What’s your learning style? Do you prefer learning in a group and in an interactive setting? Or one-on-one? Do you retain information best through lectures, or visuals, or simply by reading books?
When I arrived in New Mexico in 1988, my professor husband said: Sign up for a class! So I started my first university experience at age 53. And I just loved it; a class here, a couple of classes there, some overseas independent study, for 14 years.
Once I got over the nervousness of starting classes after more than 35 years, I discovered I had a passion for research and even writing papers. I loved it, especially getting them back with the prof’s comments. In all honesty I have to admit those were seldom bad, which helped.
I could read the required texts in the original because I had time, no children or job to take me away from the Library. Although the paperback copies are well done, there’s something special about the feel of the original book.
What I needed to learn first was what the professors required. I hadn’t written essays since I was 18. My working life was as a secretary, later administrative assistant overseeing other secretaries in a large multi-cultural adult institute in London. No essays needed there.
And “Office Hours” confused me. Why should I go? What would I ask, what would I need to know? So I never went. I really don’t like breaking into groups to share ideas, though I enjoy the other students, and I think I’m good at running meetings. So I suppose I like to do it myself.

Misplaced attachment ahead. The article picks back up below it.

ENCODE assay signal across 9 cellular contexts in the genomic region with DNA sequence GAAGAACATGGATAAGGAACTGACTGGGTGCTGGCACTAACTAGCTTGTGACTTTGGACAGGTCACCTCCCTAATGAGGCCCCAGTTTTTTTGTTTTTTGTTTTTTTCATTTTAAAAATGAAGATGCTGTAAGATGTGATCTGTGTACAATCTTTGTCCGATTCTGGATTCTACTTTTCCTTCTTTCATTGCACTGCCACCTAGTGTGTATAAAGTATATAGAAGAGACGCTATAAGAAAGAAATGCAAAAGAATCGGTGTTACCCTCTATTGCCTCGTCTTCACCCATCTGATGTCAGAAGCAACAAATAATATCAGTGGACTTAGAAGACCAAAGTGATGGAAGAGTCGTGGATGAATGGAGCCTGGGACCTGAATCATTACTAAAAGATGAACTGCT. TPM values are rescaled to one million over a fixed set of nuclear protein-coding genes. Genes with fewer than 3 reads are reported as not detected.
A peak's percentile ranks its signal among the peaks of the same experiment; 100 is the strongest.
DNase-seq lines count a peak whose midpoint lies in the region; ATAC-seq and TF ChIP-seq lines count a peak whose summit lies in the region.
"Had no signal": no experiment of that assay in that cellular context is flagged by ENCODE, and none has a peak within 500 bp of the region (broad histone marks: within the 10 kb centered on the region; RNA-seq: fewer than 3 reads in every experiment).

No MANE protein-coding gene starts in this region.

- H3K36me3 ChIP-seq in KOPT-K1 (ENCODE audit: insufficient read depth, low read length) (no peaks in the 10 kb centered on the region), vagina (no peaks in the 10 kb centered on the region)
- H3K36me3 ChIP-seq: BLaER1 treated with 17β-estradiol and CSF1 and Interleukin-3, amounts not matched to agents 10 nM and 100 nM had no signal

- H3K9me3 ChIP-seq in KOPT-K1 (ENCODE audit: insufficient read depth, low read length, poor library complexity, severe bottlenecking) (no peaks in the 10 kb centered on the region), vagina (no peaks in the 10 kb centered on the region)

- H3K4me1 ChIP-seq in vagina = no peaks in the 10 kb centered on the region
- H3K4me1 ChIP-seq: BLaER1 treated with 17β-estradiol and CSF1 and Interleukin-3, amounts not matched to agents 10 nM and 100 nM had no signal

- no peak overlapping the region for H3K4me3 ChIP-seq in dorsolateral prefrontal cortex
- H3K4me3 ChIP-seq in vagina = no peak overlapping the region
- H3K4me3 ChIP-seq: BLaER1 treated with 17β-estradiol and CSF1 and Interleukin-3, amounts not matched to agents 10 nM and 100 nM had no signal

With a photographic memory that knows which side of which page I saw an article, my factual memory doesn’t have to store all the details. And when I do remember names it may be by thinking of a certain letter or two. So I guess my learning style is visual.
My PA can’t understand it; he’s literal, needs to reread the piece I just read out loud to him, or the information panel by the artwork after the tour guide has explained it all. But then he remembers where we have been, and when, while our travels jumble together into pictures, experiences, people – I know we were there, but the year evades me. “Goodness was it that long ago?” I ask, and he says “I told you that a million times.” And if necessary I can always ask again, so why must I remember it?
I do need a deadline, the discipline of having to go to class is good for me, and having to turn in a certain length of research by a certain time. Daily prompts help me to produce blogs, but my main Theme – Stan Watkins, his life and work – sometimes gets neglected. It’s so easy to get side-tracked, isn’t it, when there are so many interesting things to write and read about.
One day I’ll put all my final papers (two on Stan Watkins!) into a book called “Grandma Graduates” or something like that. It took me many years to finish and that was with regret; I wanted to continue being an undergraduate. I may have to return to the university to get the SSAW book done. Who knows?
So my style of learning may be rather haphazard, but I do have fun doing it. Learning by doing, as Ernest Thompson Seton championed at his Institute of Indian Wisdom in Santa Fe. That’s what I did; and now I’m doing blogs and learning as I go.